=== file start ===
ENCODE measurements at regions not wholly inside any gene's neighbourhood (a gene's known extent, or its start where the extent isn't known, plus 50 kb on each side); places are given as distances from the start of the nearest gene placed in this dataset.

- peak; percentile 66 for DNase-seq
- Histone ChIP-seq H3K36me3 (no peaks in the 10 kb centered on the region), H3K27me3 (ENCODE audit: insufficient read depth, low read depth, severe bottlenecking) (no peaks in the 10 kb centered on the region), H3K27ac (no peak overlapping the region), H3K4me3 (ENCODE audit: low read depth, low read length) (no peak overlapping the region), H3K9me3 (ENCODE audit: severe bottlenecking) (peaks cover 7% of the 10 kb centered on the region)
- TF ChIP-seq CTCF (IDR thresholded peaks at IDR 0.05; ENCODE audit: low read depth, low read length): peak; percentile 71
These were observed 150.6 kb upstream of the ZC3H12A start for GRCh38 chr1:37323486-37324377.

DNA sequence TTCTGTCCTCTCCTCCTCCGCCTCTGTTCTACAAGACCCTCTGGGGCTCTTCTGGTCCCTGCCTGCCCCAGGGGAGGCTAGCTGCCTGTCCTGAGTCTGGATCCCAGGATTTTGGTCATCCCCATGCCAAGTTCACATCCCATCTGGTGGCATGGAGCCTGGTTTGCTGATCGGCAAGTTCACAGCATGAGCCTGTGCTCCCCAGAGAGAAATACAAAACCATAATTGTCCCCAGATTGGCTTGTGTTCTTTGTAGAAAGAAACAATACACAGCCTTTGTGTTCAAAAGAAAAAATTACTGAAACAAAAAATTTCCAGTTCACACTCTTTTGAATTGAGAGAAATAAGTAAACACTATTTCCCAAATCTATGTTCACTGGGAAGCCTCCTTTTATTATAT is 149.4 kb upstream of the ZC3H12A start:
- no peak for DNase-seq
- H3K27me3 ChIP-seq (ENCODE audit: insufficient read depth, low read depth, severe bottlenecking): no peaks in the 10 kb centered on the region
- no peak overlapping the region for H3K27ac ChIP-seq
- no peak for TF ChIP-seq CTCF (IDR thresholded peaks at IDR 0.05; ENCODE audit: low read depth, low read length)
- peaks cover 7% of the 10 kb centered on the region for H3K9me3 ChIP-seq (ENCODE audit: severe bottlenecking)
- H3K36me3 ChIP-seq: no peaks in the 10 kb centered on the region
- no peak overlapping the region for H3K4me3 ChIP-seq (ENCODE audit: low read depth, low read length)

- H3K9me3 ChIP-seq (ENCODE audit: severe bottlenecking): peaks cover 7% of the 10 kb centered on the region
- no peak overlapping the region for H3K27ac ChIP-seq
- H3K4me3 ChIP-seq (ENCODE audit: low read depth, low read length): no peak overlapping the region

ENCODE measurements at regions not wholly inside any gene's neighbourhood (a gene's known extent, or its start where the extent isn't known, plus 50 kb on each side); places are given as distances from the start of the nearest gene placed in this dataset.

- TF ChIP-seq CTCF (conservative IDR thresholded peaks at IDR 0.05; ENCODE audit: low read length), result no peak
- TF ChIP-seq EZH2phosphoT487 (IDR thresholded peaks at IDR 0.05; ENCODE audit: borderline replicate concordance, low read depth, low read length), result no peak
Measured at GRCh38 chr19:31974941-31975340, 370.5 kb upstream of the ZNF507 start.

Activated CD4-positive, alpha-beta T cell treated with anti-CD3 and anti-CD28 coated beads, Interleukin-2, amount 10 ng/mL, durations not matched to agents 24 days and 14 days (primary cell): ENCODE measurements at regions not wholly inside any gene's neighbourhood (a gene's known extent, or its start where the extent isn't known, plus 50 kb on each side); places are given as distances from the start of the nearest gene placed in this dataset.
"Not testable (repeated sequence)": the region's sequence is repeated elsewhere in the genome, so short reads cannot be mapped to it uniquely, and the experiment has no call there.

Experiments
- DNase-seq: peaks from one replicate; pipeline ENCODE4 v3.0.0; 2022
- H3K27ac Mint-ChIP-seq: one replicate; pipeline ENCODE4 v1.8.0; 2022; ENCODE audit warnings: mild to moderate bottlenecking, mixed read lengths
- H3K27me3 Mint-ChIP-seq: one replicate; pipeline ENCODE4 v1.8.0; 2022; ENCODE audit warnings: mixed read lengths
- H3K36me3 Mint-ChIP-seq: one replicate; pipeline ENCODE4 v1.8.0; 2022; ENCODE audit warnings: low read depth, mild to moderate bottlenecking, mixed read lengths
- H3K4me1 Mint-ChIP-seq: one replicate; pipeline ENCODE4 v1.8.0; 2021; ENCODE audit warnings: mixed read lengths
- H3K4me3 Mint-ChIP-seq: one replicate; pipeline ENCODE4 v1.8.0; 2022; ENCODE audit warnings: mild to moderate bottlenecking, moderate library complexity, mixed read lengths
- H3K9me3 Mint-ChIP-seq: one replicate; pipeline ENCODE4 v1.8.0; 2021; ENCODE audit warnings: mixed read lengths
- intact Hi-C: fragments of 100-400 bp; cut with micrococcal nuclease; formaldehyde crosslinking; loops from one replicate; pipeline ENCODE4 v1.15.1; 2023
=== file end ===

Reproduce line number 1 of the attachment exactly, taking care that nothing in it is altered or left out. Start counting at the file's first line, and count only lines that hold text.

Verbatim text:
ENCODE measurements at regions not wholly inside any gene's neighbourhood (a gene's known extent, or its start where the extent isn't known, plus 50 kb on each side); places are given as distances from the start of the nearest gene placed in this dataset.